And, therefore, in the midst of this universal falsehood, the conduct of the Dukhobors, who say nothing about peace, but only say that they themselves do not wish to be murderers, has a special significance, because it exhibits to the world that ancient, simple, unerring, and only means of establishing peace long ago revealed to man by Christ, but from which the people of former times were so far off that it seemed impracticable; while in our time it has become so natural that one can only be astonished how it is that all men of the Christian world have not yet adopted it.
This means is simple, because for its application it is not necessary to undertake anything new, but only for each man of our time himself to refrain from doing that which he regards as bad and shameful for himself as well as for others; and not to consent to be the slave of those who prepare men for murder. This means is certain, because, if Christians were only to admit—what they must admit—that a Christian cannot be a murderer, there would then be no soldiers; because all are Christians, and there would be lasting and inviolable peace between them. And this means is the only one, because, as long as Christians will not regard participation in the military service as impossible for themselves, so long will ambitious men involve others in this service, and there will be armies; and if there be armies, there will also be wars.
I know this means has already for long been practised. I know how the ancient Christians who refused the military service were executed by the Romans for doing so (these refusals are described in the lives of the saints). I know how the Paulicians were, every one of them, destroyed for the same conduct. I know how the Bogomili were persecuted, and how the Quakers and Mennonites suffered for this same cause. I know also how, at the present time, in Austria, the Nazarenes are languishing in prisons; and how people have been martyred in Russia.
But the fact that all these martyrdoms have not abolished war in no way proves that they have been useless. To say that this means is not efficacious because it has already been applied for a long time and yet war still exists, is the same as to say that in spring the sun's warmth is not efficacious because the ground has not yet become bare of snow, and flowers have not yet sprung up.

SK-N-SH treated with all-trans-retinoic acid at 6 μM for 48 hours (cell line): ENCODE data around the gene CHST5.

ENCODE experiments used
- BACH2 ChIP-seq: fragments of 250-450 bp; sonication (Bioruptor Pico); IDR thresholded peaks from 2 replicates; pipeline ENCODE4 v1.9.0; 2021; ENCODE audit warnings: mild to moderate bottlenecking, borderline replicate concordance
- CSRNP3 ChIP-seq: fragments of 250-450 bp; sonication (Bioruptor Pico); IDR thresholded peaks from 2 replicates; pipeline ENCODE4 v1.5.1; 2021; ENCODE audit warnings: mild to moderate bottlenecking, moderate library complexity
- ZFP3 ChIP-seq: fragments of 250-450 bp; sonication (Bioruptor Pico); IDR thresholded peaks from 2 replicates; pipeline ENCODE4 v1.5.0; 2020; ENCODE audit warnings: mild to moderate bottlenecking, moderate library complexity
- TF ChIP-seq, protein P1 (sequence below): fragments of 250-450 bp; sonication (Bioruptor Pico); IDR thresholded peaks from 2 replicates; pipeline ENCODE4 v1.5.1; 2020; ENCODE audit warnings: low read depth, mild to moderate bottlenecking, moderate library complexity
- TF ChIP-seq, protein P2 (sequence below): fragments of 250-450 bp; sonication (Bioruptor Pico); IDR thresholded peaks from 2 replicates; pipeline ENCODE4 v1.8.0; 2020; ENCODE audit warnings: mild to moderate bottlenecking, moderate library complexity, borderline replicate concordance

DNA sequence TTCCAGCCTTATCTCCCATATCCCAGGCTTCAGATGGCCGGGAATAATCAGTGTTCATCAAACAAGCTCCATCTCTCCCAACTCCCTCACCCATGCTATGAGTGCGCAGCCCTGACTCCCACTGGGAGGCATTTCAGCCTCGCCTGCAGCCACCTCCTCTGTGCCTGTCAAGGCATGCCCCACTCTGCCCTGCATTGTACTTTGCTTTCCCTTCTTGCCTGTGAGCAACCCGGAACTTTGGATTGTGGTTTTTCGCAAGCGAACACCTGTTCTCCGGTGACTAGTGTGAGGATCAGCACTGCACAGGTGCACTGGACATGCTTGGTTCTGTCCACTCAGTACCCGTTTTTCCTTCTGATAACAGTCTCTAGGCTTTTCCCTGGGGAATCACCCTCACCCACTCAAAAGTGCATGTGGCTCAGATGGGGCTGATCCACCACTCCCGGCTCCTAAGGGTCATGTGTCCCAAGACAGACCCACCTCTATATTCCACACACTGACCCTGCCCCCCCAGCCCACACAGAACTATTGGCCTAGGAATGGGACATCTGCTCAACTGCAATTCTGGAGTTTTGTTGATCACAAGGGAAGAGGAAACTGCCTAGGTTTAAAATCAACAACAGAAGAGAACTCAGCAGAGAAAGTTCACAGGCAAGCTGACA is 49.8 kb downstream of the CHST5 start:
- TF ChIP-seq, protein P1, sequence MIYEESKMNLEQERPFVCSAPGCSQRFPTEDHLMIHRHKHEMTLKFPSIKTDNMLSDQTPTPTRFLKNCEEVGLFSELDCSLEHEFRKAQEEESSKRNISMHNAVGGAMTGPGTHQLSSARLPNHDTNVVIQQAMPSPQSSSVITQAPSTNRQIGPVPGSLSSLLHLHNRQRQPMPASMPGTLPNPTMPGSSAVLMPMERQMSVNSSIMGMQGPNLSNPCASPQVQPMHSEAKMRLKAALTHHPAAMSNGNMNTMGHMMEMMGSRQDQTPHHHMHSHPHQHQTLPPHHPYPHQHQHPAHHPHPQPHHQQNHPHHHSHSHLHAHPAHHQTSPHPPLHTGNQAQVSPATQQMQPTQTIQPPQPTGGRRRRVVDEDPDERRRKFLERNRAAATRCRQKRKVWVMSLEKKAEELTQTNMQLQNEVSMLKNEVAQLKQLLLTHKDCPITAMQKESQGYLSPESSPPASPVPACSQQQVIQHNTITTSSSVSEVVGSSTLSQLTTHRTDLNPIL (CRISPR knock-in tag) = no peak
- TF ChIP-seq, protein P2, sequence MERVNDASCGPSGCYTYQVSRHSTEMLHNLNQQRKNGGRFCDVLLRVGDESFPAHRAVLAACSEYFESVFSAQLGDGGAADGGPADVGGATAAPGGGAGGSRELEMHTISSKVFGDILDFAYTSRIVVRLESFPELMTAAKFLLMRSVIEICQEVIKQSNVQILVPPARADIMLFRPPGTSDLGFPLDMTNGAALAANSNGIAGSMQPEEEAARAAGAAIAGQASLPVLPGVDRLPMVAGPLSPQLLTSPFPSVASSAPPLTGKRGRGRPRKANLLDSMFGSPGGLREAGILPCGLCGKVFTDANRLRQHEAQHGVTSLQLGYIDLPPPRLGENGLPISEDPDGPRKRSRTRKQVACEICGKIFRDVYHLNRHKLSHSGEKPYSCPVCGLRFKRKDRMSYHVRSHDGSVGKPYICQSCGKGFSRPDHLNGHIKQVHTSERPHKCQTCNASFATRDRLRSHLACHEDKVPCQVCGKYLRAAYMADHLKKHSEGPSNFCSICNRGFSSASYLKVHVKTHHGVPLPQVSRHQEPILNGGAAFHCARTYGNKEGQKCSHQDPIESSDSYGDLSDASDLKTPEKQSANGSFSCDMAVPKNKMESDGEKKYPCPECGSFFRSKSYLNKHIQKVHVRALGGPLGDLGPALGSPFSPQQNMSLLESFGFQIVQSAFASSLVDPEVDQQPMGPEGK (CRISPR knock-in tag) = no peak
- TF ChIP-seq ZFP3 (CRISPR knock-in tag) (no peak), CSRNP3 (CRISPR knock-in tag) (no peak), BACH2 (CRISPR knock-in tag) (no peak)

The meaning of these refusals in former times and now is quite different; then they were the first rays of the sun falling on the frozen winter earth, now they are the last touch of warmth necessary to destroy the remains of the seeming winter which has lost its power. And in fact there never was before that which now is; never before was the absurdity so evident that all men, without exception, strong and weak, disposed for war and abhorring it, should be equally obliged to take part in military service; or that the greater part of the national wealth should be spent on continually increasing military preparations; never before was it so clear as in our time that the continual excuse for the gathering and maintenance of armies—the supposed necessity of defense from an imaginary attack of enemies—has no basis in reason, and that all these threats of attack are only the invention of those to whom armies are necessary for their own purpose of maintaining power over the nations.
It has never occurred before, that war threatened man with such dreadful devastations and calamities, and such massacres of whole populations, as it does at the present time. And, lastly, never before have those feelings of unity and good-will, among nations owing to which war appears to be something dreadful, immoral, senseless, and fratricidal, been so widely spread. But, above all, never, as it is now, was the deceit so evident by which some people compel others to prepare for war, burdensome, unnecessary, and abhorrent to all.
It is said that, to destroy war by this means, too much time would have to elapse; that a long process of the union of all men in the one and the same desire to avoid participation in war would have to be gone through. But love of peace and abhorrence of war, like love of health and abhorrence of disease, have long since been the continual and general desire of all men not corrupted, intoxicated, and deluded.